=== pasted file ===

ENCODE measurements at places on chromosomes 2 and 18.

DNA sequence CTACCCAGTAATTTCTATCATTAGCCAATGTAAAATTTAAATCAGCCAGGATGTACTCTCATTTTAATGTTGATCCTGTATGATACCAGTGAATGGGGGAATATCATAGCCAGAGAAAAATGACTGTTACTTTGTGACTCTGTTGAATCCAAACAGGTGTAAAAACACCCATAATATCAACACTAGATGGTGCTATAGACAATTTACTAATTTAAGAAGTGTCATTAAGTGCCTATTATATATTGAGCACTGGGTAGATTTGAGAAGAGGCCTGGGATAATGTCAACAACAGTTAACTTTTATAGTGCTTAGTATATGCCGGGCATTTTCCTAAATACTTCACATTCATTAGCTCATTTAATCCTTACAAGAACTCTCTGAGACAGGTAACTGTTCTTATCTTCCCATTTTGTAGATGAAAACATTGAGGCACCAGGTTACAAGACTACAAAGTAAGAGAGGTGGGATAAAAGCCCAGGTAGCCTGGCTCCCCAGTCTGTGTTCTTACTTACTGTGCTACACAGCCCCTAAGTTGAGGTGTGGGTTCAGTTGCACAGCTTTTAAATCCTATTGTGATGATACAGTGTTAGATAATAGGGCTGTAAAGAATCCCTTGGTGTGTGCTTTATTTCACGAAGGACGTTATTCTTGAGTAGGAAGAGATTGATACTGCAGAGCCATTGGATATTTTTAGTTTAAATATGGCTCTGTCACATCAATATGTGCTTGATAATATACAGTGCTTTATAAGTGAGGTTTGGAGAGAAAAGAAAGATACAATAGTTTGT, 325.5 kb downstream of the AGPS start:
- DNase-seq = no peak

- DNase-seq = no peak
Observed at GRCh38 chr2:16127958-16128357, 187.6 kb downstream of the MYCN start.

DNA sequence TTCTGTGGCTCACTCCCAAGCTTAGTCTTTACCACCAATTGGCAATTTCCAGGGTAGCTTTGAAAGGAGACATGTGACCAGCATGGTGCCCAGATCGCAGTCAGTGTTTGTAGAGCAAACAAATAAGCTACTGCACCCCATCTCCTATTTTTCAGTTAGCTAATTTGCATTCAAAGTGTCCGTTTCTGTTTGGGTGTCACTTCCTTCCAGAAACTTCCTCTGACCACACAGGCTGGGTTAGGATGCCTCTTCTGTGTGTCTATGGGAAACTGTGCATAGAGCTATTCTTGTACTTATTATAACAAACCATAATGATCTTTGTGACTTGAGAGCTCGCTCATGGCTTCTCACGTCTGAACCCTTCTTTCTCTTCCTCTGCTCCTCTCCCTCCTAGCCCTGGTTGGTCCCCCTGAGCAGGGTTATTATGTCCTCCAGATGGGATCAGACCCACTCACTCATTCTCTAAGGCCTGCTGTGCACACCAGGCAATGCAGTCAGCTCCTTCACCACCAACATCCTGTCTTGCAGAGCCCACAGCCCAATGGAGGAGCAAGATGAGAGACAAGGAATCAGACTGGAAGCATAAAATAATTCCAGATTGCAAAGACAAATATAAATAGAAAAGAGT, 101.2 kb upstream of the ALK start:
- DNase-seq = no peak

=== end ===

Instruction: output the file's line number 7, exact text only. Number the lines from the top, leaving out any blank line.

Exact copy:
- DNase-seq = no peak